Clustering vs. Load Balancing—What’s the Difference?

Actual motorist traffic can be used as a metaphor for website traffic. Both require people to use paths—in the former sense, through physical roads, and in the latter sense, through connections among terminals. In both, the travel time may be affected by various factors, such as the number of people on the road, how many vehicles it can accommodate at once, and ongoing repairs, among others.

A small road becomes a bottleneck, crowding and frustrating people trying to pass through. Online, websites with limited hosting capacities function the way narrow roads do in real life. This is why companies have to come up with ways to unclog the bandwidth and make traveling through these sites more efficient.

For businesses, a quick way of delivering smooth load times to multiple customers is by configuring server farms using clustering or load balancing. This ensures that requests from visitors’ computers are met in a timely manner, and application security is maintained. There are differences between these types of hosting, which we will examine below.


Clustered hosting uses multiple servers for a single website. This is useful especially for larger sites, which have different moving parts, like static pages, a blog, file transfers, e-mail systems, and even databases. In a clustered hosting environment, if one part of the website crashes or becomes non-functional, it will likely not affect the others. With clustering, the website need not go down due to a single point of failure.

Clustering distributes website visitors with the help of algorithms that function as stoplights for data. For example, when web traffic comes through a host cluster, a single server will act as a master controller that directs the traffic to the appropriate servers.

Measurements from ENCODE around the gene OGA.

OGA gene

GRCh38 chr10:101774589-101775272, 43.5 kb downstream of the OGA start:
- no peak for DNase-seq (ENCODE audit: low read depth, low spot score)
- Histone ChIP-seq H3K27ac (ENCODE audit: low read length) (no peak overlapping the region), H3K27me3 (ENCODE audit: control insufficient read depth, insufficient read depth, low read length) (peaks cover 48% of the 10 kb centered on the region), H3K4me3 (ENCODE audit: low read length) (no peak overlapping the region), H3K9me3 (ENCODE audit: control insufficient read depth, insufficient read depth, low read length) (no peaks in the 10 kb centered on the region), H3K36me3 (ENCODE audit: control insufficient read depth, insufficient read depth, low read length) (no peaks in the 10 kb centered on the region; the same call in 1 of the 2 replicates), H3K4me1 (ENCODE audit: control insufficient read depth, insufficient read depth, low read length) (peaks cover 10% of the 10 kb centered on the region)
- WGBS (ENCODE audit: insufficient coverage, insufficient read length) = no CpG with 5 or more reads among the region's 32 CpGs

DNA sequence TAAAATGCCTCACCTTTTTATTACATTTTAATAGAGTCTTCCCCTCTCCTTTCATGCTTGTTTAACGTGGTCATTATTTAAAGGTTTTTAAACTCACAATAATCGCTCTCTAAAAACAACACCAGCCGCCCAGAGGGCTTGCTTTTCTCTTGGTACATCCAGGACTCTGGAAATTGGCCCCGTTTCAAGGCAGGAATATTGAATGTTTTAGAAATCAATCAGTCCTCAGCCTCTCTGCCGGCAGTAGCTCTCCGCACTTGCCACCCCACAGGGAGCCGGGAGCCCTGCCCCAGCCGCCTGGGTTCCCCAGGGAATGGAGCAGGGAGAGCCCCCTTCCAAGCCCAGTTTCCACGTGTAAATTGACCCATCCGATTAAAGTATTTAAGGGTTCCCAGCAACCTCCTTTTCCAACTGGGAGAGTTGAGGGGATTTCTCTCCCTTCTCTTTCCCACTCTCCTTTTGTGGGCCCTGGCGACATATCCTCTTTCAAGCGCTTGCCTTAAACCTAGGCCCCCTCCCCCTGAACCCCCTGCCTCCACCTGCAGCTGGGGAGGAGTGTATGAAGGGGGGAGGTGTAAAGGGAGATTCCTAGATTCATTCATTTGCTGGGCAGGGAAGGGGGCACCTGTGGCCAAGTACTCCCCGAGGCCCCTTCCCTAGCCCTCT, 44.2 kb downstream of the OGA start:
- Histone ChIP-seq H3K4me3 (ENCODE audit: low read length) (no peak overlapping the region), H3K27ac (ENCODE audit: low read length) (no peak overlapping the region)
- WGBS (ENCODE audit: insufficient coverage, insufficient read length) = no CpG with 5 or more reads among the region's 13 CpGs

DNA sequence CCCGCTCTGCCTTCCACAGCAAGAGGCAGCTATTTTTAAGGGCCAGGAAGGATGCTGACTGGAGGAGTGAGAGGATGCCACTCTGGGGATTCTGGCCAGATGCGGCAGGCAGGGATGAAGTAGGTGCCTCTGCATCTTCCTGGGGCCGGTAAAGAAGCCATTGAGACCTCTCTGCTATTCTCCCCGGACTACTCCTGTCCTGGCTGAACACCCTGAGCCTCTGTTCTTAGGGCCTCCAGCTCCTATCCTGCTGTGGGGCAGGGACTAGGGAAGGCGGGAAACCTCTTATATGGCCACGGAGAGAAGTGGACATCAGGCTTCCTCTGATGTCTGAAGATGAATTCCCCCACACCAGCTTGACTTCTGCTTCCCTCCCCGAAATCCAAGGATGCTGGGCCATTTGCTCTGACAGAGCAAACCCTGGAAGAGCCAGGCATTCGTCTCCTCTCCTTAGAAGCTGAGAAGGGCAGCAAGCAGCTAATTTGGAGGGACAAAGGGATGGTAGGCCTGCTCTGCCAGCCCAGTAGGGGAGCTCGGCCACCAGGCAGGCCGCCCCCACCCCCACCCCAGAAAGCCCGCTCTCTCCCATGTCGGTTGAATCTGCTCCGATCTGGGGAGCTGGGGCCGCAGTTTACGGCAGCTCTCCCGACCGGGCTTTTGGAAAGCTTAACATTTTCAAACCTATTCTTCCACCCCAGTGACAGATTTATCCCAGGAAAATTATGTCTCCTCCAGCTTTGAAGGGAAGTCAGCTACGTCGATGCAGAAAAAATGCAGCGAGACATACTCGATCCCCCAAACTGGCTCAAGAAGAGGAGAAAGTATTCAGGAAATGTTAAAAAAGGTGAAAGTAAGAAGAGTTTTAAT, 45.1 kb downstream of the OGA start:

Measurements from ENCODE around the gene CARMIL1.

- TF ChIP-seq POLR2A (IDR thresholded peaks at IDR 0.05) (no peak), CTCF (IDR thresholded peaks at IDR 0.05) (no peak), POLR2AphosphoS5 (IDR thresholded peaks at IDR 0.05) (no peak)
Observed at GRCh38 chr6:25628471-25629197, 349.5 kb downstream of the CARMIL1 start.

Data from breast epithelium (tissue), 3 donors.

One upside to this is that hosting packages offered by providers may come with clustering capabilities. This means that it can be less expensive to host your website. This type of hosting is also user-friendly in that it does not require extensive knowledge of programming.

A disadvantage to it, though, is that clusters sometimes have downtimes, or scheduled maintenance sessions. Clustering also requires more hardware upgrades for websites that need larger data capabilities. At some point, if you rely completely on clustered hosting, you’ll need to evaluate when scaling up your response times is worth the extra cost.

Load Balancing

The load balancing process makes use of the concept of a cluster switch. What this means is that it distributes parallel tasks to computing units in a system. Proper load balancing ensures that a system is stable and can receive large amounts of traffic. This is essential for websites that have multiple visitors a day and perform various requests, like that of e-commerce stores.

Server load balancing is more flexible and sustainable than clustering. They can support heterogeneous servers and can provide support for longer hours than clustering. Load balancing is a type of failover or a way to ensure continued service despite a component’s failure. For example, a web server may be monitored through fetching pages. If an area becomes non-responsive, the load balancer ceases to send traffic to it. When it comes back online, the load balancer resumes sending data.

However, load balancing should be configured by an experienced professional. It’s also possible that if your existing architecture is not optimized for load balancing, it might have to be updated, and new hardware purchased. It’s also important to have someone manage the hardware and conduct server health checks.

Load Balancing by Resonate

Running your company’s website takes more than just providing a few gigabytes of space on the internet for your webpages. The more data your site needs to run, the better your infrastructure needs to be at managing your site’s traffic flow. If you are looking for load balancing, choose Resonate. We provide software load balancing solutions for organizations. Get in touch with us to see how we can help.